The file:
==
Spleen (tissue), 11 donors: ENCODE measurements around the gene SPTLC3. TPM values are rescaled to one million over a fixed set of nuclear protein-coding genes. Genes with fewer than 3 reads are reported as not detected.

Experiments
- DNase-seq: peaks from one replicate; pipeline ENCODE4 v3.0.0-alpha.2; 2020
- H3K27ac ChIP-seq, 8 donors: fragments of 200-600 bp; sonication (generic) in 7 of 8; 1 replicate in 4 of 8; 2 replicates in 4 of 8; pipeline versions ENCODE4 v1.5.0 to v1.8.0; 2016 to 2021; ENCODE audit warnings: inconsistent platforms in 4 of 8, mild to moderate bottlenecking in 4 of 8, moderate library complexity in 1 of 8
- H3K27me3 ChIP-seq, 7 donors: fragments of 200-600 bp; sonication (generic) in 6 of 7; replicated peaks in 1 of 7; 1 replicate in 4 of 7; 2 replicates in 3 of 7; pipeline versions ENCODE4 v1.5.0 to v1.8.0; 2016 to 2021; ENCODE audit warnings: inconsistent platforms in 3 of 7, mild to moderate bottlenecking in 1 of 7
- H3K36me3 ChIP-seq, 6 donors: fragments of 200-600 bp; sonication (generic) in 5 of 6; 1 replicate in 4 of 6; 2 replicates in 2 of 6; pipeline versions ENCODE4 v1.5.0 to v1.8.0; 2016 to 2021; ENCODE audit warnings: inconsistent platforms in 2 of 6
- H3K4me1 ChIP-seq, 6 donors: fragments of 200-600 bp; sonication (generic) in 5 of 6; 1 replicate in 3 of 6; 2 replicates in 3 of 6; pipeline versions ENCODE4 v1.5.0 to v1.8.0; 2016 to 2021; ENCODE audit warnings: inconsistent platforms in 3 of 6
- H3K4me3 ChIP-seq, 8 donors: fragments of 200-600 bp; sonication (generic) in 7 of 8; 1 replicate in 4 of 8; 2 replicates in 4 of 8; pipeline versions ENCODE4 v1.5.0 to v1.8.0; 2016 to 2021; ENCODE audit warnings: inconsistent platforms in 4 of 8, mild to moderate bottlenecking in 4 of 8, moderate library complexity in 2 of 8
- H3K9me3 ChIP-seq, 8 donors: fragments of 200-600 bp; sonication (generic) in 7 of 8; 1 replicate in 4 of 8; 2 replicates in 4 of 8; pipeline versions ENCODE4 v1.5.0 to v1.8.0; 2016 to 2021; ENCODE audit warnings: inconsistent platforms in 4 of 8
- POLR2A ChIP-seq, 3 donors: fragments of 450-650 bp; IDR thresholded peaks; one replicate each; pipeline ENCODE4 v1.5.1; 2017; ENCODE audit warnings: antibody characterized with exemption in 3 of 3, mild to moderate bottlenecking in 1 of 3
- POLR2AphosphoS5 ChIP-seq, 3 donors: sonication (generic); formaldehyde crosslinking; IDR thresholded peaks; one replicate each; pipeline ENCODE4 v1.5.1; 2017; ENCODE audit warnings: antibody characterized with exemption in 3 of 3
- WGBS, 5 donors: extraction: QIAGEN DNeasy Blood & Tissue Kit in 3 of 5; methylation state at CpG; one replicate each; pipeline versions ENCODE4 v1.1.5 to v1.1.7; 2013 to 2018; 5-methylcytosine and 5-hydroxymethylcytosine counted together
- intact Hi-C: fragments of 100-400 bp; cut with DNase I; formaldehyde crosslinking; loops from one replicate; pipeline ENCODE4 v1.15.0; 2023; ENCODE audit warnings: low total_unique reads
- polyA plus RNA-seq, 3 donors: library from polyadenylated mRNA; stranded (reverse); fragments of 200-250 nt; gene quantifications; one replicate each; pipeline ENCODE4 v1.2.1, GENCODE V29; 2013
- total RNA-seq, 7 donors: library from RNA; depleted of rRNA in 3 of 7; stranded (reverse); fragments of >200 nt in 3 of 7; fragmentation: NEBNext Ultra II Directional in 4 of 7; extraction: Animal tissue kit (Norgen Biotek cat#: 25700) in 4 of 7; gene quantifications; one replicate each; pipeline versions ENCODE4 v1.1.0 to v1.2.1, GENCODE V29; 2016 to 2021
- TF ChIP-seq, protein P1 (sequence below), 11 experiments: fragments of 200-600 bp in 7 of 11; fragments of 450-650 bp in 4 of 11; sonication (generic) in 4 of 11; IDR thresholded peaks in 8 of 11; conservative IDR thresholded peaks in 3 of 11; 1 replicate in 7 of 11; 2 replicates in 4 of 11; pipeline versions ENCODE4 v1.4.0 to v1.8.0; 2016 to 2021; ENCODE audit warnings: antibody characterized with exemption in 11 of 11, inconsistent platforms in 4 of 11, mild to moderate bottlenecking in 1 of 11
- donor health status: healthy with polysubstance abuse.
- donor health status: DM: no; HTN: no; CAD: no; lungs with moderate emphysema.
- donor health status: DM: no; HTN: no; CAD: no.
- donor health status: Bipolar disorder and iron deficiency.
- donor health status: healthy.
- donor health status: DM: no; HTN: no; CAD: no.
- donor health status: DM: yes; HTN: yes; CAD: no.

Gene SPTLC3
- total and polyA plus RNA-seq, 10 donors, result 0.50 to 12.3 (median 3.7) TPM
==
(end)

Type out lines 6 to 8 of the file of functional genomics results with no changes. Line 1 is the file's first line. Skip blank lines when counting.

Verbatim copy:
- H3K36me3 ChIP-seq, 6 donors: fragments of 200-600 bp; sonication (generic) in 5 of 6; 1 replicate in 4 of 6; 2 replicates in 2 of 6; pipeline versions ENCODE4 v1.5.0 to v1.8.0; 2016 to 2021; ENCODE audit warnings: inconsistent platforms in 2 of 6
- H3K4me1 ChIP-seq, 6 donors: fragments of 200-600 bp; sonication (generic) in 5 of 6; 1 replicate in 3 of 6; 2 replicates in 3 of 6; pipeline versions ENCODE4 v1.5.0 to v1.8.0; 2016 to 2021; ENCODE audit warnings: inconsistent platforms in 3 of 6
- H3K4me3 ChIP-seq, 8 donors: fragments of 200-600 bp; sonication (generic) in 7 of 8; 1 replicate in 4 of 8; 2 replicates in 4 of 8; pipeline versions ENCODE4 v1.5.0 to v1.8.0; 2016 to 2021; ENCODE audit warnings: inconsistent platforms in 4 of 8, mild to moderate bottlenecking in 4 of 8, moderate library complexity in 2 of 8